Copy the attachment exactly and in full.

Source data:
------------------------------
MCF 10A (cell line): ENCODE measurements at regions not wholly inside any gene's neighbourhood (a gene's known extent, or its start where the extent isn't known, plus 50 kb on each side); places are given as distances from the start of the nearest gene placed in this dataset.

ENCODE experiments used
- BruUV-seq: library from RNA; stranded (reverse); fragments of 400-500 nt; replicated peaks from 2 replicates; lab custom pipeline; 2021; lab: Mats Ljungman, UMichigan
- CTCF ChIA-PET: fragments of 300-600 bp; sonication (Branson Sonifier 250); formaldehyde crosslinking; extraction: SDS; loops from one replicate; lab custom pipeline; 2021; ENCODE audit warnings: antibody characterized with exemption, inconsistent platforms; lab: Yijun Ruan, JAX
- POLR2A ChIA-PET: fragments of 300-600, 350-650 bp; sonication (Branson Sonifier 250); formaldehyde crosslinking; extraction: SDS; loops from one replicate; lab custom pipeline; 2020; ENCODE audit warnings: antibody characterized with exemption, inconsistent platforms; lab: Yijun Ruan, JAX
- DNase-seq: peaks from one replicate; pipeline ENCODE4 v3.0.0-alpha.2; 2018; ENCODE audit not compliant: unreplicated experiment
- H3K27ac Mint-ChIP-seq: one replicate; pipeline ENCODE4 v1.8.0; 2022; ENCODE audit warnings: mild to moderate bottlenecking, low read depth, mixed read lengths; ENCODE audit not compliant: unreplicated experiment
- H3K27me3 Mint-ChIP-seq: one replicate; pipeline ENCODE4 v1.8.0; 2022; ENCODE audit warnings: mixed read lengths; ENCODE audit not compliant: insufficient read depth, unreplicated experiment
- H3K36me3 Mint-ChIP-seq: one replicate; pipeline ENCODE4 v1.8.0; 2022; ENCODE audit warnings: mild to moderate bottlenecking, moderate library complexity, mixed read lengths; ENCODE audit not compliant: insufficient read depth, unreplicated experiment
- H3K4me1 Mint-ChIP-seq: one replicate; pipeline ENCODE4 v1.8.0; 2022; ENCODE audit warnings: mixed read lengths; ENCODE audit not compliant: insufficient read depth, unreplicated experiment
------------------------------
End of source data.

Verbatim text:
MCF 10A (cell line): ENCODE measurements at regions not wholly inside any gene's neighbourhood (a gene's known extent, or its start where the extent isn't known, plus 50 kb on each side); places are given as distances from the start of the nearest gene placed in this dataset.

ENCODE experiments used
- BruUV-seq: library from RNA; stranded (reverse); fragments of 400-500 nt; replicated peaks from 2 replicates; lab custom pipeline; 2021; lab: Mats Ljungman, UMichigan
- CTCF ChIA-PET: fragments of 300-600 bp; sonication (Branson Sonifier 250); formaldehyde crosslinking; extraction: SDS; loops from one replicate; lab custom pipeline; 2021; ENCODE audit warnings: antibody characterized with exemption, inconsistent platforms; lab: Yijun Ruan, JAX
- POLR2A ChIA-PET: fragments of 300-600, 350-650 bp; sonication (Branson Sonifier 250); formaldehyde crosslinking; extraction: SDS; loops from one replicate; lab custom pipeline; 2020; ENCODE audit warnings: antibody characterized with exemption, inconsistent platforms; lab: Yijun Ruan, JAX
- DNase-seq: peaks from one replicate; pipeline ENCODE4 v3.0.0-alpha.2; 2018; ENCODE audit not compliant: unreplicated experiment
- H3K27ac Mint-ChIP-seq: one replicate; pipeline ENCODE4 v1.8.0; 2022; ENCODE audit warnings: mild to moderate bottlenecking, low read depth, mixed read lengths; ENCODE audit not compliant: unreplicated experiment
- H3K27me3 Mint-ChIP-seq: one replicate; pipeline ENCODE4 v1.8.0; 2022; ENCODE audit warnings: mixed read lengths; ENCODE audit not compliant: insufficient read depth, unreplicated experiment
- H3K36me3 Mint-ChIP-seq: one replicate; pipeline ENCODE4 v1.8.0; 2022; ENCODE audit warnings: mild to moderate bottlenecking, moderate library complexity, mixed read lengths; ENCODE audit not compliant: insufficient read depth, unreplicated experiment
- H3K4me1 Mint-ChIP-seq: one replicate; pipeline ENCODE4 v1.8.0; 2022; ENCODE audit warnings: mixed read lengths; ENCODE audit not compliant: insufficient read depth, unreplicated experiment